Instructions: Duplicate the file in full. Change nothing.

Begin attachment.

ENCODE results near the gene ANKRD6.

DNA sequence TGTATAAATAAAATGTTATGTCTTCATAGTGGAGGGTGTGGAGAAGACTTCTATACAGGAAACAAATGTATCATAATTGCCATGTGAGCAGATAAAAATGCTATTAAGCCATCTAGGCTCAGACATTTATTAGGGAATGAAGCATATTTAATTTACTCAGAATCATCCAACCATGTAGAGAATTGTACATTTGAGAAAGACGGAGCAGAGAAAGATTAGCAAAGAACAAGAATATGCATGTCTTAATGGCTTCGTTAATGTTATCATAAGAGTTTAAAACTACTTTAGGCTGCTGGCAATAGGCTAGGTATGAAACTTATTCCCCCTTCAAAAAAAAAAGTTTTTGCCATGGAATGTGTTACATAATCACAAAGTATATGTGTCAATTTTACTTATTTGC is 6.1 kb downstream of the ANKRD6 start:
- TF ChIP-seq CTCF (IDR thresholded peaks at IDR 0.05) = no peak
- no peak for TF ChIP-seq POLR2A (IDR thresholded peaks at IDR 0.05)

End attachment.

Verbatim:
ENCODE results near the gene ANKRD6.

DNA sequence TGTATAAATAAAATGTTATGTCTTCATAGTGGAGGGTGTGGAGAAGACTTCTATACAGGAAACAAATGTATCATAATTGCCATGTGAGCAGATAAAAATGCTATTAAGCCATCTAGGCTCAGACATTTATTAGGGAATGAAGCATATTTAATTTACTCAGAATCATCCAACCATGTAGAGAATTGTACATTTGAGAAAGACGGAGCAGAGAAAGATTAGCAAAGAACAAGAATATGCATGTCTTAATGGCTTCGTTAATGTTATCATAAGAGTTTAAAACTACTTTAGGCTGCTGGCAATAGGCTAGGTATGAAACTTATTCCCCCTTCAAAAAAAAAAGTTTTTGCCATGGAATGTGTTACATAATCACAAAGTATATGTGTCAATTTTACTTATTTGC is 6.1 kb downstream of the ANKRD6 start:
- TF ChIP-seq CTCF (IDR thresholded peaks at IDR 0.05) = no peak
- no peak for TF ChIP-seq POLR2A (IDR thresholded peaks at IDR 0.05)